Renoir, like all Impressionists, was interested in motifs from everyday life. This way he could show his models in private moments: by concentrating on the book, the young lady makes eye contact impossible. This draws the viewer’s attention to the painting technique. Beyond the sculpted face, the painting is sketchy in its colour application. Above all, the background with its loosely placed brushstrokes and the dynamically flecked bouquet of flowers identify Renoir as an artist in the midst of Impressionism.
Since 2001, the Städel Museum has systematically been researching the provenance of all objects that were acquired during the National Socialist period, or that changed owners or could have changed owners during those years. The basis for this research is the “Washington Declaration”, also known as the “Washington Conference Principles”, formulated at the 1998 “Conference on Holocaust-Era Assets” and the subsequent “Joint Declaration”.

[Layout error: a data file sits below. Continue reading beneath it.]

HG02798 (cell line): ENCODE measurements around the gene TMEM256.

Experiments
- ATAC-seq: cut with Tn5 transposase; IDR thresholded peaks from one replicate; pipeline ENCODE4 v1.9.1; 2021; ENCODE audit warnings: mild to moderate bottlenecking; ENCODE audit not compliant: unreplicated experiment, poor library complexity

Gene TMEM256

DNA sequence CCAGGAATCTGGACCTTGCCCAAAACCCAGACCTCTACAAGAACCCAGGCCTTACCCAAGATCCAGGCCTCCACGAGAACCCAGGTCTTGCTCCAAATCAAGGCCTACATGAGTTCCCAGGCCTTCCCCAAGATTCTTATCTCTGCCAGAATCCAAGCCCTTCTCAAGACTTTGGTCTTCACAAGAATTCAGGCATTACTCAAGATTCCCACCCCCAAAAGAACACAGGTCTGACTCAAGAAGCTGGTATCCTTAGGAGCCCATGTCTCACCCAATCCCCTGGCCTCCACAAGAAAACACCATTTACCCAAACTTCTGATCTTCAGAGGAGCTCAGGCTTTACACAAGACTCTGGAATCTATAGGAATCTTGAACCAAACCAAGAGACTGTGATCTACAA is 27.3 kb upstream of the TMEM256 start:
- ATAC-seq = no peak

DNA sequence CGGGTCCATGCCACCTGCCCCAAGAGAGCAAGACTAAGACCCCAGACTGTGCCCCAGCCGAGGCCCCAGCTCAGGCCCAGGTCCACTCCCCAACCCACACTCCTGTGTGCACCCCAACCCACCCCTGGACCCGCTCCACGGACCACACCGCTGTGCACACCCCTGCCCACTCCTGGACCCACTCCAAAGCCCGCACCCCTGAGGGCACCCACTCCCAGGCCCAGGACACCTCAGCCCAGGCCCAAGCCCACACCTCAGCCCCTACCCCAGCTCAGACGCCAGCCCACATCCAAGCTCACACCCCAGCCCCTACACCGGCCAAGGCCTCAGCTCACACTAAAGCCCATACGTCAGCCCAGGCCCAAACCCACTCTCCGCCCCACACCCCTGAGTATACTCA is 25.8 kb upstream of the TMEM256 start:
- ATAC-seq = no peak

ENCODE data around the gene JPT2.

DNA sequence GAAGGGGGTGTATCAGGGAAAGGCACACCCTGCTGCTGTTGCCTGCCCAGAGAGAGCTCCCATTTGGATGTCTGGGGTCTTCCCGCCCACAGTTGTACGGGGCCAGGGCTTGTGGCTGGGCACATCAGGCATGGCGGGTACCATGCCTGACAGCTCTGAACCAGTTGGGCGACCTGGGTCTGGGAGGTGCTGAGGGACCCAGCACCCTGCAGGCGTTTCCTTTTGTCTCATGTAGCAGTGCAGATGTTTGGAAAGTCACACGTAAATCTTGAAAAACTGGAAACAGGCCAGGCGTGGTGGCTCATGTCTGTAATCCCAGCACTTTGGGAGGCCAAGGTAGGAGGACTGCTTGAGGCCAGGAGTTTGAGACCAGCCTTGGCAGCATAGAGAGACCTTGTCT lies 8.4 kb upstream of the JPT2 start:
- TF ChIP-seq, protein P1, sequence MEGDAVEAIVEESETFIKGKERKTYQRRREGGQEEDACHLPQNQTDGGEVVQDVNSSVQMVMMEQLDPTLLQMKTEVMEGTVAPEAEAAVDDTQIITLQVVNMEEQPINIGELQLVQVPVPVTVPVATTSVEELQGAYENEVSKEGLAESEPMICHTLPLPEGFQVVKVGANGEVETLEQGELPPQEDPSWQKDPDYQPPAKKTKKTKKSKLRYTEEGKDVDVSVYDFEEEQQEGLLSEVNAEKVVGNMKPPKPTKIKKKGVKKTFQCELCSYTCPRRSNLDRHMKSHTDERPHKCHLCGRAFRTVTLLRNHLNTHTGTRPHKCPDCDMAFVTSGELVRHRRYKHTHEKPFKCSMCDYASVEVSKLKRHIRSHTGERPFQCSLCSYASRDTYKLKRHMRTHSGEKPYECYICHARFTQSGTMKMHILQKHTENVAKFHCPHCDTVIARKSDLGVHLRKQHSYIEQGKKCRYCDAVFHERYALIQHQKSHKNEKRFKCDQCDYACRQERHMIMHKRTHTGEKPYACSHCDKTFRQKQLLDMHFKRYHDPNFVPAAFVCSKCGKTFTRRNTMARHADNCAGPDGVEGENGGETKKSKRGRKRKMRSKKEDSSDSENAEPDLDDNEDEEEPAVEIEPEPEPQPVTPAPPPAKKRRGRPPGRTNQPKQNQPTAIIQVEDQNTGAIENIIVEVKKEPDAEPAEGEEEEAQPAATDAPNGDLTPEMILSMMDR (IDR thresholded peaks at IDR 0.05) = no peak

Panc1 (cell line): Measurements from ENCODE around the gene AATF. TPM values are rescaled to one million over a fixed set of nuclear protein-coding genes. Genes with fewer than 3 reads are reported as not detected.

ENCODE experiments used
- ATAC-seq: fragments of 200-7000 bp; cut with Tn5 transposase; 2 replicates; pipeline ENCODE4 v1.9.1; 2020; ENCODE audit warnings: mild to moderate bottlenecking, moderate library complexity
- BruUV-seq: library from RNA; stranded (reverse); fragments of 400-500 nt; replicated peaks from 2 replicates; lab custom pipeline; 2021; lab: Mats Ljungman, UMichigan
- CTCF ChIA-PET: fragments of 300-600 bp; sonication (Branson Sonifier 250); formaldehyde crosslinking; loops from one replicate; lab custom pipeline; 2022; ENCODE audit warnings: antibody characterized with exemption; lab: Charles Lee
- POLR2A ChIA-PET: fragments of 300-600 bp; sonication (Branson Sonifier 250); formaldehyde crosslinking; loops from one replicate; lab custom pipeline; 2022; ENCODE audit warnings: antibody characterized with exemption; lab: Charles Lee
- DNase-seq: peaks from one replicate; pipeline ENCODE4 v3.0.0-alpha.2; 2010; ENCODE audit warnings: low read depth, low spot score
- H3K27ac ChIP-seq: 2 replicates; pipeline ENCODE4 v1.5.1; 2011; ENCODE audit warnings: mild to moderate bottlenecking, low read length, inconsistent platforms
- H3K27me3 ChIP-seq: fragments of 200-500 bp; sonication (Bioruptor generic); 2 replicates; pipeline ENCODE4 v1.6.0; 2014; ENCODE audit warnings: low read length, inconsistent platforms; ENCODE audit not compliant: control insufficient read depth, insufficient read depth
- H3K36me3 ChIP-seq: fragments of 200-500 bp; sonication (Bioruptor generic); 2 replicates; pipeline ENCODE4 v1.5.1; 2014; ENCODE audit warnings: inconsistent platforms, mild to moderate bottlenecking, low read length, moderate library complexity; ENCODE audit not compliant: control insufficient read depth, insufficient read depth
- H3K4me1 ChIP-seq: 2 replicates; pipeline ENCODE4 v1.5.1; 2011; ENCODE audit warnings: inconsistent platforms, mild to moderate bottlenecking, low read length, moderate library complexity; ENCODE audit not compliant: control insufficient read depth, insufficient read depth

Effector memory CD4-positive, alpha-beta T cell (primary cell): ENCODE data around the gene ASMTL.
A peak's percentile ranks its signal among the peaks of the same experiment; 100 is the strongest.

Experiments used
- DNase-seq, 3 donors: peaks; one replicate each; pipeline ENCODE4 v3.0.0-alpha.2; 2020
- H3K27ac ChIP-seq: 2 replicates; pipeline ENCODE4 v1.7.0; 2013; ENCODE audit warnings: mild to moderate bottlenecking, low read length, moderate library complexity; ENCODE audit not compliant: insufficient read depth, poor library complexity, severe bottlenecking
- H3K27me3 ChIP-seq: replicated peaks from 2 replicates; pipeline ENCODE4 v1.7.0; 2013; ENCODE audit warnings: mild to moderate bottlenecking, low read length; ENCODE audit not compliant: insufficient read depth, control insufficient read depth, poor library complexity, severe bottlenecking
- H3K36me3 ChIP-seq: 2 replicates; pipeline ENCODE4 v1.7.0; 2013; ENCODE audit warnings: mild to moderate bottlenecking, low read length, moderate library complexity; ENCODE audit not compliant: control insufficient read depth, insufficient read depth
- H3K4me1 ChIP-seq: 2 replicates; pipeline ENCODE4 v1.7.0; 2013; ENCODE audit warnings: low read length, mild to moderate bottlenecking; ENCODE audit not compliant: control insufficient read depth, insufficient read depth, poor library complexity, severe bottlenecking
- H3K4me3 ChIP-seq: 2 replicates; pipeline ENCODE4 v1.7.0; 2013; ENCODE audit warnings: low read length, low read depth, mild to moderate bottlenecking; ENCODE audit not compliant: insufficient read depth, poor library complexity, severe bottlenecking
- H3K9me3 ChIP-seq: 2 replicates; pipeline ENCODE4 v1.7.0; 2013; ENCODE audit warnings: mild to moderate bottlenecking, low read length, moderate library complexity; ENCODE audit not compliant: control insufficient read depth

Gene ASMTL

The provenance information is based on the sources researched at the time they were published digitally. However, this information can change at any time when new sources are discovered. Provenance research is therefore a continuous process and one that is updated at regular intervals.
Ideally, the provenance information documents an object’s origins from the time it was created until the date when it found its way into the collection. It contains the following details, provided they are known:
The successive ownership records are separated from each other by a semicolon.
Gaps in the record of a provenance are indicated by the placeholder “…”. Unsupported information is listed in square brackets.
If you have any questions or suggestions, please contact the museum at .
Art-technology findings and/or documentation regarding conservation and restoration are available for this work. If interested, please contact .